The National Catholic Bioethics Quarterly

Volume 10, Issue 3, Autumn 2010

Nicholas Tonti-Filippini
Pages 491-514

Secularism and Loss of Consensus about the Diagnosis of Death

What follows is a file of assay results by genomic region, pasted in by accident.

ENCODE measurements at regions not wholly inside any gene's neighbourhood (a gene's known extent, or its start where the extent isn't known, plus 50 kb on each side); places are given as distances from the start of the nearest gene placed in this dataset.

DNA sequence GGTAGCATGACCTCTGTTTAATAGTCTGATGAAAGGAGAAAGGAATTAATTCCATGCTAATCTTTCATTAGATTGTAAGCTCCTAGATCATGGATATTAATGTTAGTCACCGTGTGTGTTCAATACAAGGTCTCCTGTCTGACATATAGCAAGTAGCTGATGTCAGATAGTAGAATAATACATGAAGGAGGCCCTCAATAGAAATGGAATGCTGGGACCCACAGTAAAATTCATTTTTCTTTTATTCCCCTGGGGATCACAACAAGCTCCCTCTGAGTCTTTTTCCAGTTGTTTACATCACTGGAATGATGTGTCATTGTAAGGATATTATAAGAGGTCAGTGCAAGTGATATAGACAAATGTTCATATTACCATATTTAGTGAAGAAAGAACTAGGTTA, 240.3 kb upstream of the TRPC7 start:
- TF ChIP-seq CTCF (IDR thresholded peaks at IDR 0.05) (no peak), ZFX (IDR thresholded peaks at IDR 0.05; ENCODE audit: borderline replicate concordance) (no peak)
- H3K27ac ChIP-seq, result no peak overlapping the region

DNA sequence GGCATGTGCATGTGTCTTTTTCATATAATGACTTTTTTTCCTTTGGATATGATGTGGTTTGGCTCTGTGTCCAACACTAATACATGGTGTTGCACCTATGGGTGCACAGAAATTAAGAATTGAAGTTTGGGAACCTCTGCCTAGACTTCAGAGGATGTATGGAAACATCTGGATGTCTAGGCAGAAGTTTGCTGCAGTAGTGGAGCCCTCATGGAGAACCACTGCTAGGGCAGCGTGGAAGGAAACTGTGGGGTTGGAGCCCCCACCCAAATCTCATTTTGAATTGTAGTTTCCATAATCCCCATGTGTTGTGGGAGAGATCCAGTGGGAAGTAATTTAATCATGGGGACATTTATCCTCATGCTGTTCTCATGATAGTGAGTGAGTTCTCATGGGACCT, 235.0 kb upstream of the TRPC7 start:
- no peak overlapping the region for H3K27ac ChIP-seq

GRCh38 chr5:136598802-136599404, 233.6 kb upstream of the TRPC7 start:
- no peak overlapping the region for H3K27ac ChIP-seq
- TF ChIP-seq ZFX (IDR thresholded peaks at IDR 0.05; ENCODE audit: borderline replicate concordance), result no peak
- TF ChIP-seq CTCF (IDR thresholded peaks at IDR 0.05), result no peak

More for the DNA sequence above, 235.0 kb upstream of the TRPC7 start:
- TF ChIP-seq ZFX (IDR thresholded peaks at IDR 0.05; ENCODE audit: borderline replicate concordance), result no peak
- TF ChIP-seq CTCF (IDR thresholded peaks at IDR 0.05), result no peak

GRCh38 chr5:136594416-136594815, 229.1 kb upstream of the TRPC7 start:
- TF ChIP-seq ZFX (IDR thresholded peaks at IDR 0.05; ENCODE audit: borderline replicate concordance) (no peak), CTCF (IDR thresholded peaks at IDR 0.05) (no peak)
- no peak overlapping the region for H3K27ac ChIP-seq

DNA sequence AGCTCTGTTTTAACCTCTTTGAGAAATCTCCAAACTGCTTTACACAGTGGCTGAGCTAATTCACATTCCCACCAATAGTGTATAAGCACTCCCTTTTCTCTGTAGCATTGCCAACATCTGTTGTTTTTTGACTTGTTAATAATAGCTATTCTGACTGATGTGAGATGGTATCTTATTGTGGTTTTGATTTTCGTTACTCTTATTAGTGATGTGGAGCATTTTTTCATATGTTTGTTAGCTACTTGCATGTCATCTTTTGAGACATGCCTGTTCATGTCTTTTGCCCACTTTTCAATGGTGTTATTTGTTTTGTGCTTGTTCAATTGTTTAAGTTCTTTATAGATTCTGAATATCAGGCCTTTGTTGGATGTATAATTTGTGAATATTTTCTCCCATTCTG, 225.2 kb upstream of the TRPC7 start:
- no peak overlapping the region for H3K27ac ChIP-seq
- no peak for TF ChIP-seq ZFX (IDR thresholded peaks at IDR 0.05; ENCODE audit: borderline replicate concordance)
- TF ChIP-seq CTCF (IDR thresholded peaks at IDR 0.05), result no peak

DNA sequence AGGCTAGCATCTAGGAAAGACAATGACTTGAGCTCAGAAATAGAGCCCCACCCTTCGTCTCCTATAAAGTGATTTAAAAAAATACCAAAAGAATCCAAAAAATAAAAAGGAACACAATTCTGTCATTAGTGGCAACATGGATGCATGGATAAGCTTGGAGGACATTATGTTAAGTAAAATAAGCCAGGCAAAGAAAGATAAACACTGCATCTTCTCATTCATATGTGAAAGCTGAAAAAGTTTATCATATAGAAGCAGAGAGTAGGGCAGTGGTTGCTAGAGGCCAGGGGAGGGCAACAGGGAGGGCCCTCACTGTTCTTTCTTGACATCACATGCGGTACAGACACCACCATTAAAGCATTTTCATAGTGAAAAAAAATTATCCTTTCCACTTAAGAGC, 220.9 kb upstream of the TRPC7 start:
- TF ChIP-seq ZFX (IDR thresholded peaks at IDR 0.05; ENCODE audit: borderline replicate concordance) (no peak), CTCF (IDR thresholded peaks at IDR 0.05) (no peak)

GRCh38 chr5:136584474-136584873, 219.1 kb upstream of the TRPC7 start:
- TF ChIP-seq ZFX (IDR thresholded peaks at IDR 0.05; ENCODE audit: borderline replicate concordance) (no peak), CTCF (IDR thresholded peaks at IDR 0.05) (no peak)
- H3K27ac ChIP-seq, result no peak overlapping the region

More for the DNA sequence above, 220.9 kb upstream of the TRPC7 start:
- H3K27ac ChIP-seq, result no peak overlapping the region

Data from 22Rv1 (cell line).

This paper explores the determination of death as it pertains to ethical decisions about organ and tissue donation. The Church holds that death can be diagnosed on the basis of evidence showing the complete cessation of all brain function and the corresponding loss of integration of the body. On the basis of evidence presented by D. Alan Shewmon and others, influential secular bodies have rejected the integrationist view, arguing instead for a much more liberal view that a loss of spontaneous breathing and loss of consciousness are sufficient for a diagnosis of death; that is, some brain function may continue after death. New laws and guidelines in various countries are based on this mode-of-being view. The author defends the Church’s integrationist view, arguing that loss of all brain function means loss of integration in the intercommunicative sense that pertains to the separation of the life principle, or soul, from the body in death. National Catholic Bioethics Quarterly 10.3 (Autumn 2010): 491–514.

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